There has been a recent case relating to a pregnant worker who was unfairly dismissed as a result of raising concerns over her working hours. The worker was a care assistant who was required to work on-call shifts and take on shifts at very short notice to ensure clients were not put at risk. advo HR updates.
In this new case law update the claimant refused to cover some shifts at short notice because she had her own childcare responsibilities, was pregnant also and had some health issues. She then asked to be removed from the on-call duties and also raised being unhappy with the number of shifts she was being asked to cover. She sought advice from ACAS who explained that it was illegal for a pregnant woman to work more than 48 hours within a week. The claimant stated that whilst she may have signed an opt out of the Working Time Regulations before, given that she was now pregnant she would now no longer be working over 48 hours per week with immediate effect.
The founder of the business invited the claimant in writing to a meeting to discuss the reasons why she refused to attend on-call and not following the correct sickness reporting procedure. The claimant said she could not attend the meeting scheduled, but explained that she could not complete the on-call, as a result of issues with her children. Later the claimant phoned her employer, to ask why she did not have access to the employee portal and she was informed she had been suspended. Following this, a meeting was held where the claimant was dismissed. She appealed, but the decision was upheld and she then took the case, to the employment tribunal.
At the employment tribunal the Judge ruled that she was unfairly dismissed and that the employer dismissed her, as a result of her declaring her statutory rights under the Working Time Regulations. The Judge explained his rational, that the employer considered the workers objections were based on her ‘desires’ and did not consider the actual difficulties the worker was facing in relation to childcare, amongst other reasons, including pregnancy. The tribunal ordered the employer to pay the claimant £35,925 for unfair dismissal and injury to feelings.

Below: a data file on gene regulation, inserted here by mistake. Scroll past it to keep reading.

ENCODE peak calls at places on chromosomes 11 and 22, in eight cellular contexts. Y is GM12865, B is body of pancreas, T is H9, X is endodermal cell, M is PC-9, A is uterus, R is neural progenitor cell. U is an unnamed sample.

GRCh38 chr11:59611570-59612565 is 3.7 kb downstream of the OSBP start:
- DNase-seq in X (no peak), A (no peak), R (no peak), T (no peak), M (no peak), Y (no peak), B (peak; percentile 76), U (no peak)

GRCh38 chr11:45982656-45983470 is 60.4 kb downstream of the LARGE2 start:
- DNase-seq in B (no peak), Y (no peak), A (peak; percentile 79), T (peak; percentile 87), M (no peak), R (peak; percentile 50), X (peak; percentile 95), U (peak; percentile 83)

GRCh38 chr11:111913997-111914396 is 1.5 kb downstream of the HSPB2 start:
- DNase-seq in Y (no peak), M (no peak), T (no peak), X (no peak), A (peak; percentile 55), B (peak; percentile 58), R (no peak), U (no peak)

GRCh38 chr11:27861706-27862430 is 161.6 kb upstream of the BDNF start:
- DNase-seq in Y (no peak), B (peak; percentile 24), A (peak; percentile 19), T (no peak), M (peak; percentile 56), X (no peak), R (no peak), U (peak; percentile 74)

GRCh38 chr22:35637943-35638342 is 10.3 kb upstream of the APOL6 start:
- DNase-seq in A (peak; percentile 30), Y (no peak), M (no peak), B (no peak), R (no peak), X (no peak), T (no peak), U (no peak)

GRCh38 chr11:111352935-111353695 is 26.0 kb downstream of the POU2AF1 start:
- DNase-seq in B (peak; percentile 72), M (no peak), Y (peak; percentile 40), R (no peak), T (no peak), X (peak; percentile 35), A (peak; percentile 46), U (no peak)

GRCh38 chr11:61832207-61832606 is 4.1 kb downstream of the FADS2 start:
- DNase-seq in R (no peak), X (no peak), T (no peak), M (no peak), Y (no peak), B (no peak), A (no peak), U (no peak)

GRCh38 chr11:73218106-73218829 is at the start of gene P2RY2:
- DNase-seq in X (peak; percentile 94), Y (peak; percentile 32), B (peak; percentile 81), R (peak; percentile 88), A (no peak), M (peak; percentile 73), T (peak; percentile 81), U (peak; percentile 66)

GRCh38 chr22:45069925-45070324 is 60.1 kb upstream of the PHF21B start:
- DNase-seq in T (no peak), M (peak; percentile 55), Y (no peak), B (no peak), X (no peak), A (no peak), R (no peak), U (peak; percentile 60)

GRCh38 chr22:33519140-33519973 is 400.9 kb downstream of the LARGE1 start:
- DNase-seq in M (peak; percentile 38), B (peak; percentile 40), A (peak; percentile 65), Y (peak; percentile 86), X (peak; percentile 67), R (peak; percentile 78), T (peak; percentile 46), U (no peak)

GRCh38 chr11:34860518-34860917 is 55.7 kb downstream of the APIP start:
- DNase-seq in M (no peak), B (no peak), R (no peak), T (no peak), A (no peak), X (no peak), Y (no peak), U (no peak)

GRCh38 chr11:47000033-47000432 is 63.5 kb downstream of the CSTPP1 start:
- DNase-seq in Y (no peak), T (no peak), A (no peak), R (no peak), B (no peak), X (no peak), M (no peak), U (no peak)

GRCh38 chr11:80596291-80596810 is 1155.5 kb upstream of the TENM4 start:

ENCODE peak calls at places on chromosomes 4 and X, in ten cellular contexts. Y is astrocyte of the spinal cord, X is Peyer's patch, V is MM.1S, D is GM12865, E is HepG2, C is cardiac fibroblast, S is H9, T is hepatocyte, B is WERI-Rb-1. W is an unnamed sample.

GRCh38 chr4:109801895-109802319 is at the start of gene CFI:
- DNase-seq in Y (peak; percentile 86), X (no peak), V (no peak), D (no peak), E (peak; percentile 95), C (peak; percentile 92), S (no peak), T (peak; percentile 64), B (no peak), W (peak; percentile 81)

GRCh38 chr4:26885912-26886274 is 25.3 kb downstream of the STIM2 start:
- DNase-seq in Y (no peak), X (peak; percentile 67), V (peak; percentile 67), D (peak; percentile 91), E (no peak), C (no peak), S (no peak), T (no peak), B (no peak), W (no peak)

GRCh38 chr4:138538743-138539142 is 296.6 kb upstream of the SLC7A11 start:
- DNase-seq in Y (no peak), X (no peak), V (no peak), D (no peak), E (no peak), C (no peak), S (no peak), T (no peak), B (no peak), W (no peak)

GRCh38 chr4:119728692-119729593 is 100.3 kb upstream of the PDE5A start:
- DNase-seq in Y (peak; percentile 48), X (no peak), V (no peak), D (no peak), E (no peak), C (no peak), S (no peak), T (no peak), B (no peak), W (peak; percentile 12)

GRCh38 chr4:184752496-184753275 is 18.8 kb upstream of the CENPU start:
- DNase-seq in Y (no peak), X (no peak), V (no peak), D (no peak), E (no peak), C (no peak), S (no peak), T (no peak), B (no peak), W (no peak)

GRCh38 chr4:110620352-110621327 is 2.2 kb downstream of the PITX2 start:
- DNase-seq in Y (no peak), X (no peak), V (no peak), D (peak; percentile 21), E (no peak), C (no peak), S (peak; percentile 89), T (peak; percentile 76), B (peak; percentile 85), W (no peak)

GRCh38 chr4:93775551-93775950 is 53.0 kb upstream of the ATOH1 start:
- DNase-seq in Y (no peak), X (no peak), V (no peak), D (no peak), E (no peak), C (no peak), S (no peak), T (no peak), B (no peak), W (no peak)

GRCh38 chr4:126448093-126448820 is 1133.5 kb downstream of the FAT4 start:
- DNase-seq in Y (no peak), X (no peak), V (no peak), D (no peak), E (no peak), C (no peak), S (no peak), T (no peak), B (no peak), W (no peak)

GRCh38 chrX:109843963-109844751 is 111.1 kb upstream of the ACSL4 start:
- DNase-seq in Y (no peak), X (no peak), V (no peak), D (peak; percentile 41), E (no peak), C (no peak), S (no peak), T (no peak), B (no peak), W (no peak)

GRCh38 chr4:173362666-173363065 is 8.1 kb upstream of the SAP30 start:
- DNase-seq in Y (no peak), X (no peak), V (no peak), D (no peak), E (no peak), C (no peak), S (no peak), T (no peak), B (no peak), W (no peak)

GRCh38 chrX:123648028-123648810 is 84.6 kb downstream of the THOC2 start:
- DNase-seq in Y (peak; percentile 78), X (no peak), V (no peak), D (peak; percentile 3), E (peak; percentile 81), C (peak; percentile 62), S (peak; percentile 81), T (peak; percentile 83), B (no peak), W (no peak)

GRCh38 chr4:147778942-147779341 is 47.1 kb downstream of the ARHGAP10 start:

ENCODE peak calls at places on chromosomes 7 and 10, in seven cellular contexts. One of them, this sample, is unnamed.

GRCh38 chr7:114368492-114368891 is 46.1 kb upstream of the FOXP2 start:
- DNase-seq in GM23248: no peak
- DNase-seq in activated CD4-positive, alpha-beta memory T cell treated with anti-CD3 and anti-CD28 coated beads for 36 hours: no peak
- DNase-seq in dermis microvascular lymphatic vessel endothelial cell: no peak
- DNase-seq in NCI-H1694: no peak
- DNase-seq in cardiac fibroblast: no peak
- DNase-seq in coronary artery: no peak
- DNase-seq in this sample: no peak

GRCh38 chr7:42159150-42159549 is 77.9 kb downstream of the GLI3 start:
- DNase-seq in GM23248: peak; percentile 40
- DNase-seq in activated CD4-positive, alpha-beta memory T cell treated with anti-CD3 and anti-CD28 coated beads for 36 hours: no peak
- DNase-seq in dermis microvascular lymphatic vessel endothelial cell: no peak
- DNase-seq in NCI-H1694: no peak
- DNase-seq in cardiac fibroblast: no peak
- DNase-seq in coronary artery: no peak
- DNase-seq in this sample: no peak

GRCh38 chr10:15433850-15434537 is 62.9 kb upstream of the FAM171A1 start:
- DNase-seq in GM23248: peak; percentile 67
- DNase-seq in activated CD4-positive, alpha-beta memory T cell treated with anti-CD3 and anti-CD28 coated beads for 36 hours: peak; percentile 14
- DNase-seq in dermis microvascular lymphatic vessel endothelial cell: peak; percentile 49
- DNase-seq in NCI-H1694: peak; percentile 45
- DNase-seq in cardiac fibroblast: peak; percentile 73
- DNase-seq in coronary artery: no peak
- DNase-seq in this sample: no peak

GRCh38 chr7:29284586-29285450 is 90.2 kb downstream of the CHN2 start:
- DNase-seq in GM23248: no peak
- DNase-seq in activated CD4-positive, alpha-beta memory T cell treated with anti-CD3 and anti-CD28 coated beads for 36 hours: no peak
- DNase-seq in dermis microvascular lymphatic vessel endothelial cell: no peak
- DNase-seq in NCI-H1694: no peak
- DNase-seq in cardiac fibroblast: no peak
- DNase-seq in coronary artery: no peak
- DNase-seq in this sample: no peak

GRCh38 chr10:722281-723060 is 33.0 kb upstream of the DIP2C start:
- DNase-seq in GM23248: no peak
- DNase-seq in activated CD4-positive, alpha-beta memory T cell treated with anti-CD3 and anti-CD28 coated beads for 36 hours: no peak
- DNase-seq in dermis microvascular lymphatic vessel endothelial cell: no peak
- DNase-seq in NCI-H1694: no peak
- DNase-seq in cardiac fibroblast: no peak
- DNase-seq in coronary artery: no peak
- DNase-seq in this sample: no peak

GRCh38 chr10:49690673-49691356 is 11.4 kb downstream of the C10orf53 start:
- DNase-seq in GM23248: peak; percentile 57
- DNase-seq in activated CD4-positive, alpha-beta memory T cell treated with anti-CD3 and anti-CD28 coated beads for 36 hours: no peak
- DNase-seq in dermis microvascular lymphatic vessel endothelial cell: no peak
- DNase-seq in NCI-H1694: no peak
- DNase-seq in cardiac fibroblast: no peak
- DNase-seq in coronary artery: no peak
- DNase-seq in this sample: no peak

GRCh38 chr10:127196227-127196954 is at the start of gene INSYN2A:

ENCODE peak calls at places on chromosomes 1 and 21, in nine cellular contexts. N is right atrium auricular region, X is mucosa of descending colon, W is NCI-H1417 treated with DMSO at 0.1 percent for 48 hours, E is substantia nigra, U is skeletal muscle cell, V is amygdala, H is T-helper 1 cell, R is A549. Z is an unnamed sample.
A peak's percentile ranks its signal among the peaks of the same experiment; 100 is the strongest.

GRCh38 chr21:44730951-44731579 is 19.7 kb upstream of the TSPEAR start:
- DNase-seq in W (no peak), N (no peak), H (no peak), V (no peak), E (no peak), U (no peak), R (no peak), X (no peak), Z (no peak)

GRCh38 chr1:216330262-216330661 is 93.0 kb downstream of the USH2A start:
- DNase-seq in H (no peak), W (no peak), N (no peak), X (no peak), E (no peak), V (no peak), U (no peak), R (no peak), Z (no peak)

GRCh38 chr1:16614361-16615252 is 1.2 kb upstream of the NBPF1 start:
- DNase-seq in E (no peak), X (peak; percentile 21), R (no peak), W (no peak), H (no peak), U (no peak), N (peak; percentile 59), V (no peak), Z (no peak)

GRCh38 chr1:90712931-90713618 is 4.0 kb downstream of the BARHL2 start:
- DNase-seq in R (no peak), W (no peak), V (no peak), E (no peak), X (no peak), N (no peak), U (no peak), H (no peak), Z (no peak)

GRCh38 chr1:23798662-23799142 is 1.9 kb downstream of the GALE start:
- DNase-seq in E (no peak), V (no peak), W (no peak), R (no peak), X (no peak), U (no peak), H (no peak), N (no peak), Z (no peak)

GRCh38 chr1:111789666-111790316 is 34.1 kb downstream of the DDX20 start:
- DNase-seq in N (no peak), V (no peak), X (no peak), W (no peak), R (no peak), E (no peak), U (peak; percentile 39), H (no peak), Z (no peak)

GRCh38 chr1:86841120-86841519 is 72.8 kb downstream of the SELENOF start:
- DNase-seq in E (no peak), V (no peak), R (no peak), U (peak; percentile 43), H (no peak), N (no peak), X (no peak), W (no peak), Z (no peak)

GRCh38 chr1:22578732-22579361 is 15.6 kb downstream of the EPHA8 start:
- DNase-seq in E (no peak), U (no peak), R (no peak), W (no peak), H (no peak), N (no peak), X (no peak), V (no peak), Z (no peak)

So, what can we learn from this case? It is vital that a fair and thorough process is carried out, to ensure that no conclusions or assumptions are being made along the way. If at all possible, independent and different people should hold investigations, hearings and appeals to ensure impartiality. In regards to the fact this person was pregnant, dismissing a pregnant woman may potentially carry a risk due to discrimination, as being pregnant is listed as a protected characteristic under the Equality Act 2010.
When a pregnant employee notifies you, they are pregnant, if you are not sure what to do, advo hr can help, If you would like more information on this subject or believe we can help support your organisation in any other area of HR please do not hesitate to get in touch. In the first instance please email Carly Gregory on firstname.lastname@example.org where we will be delighted to assist.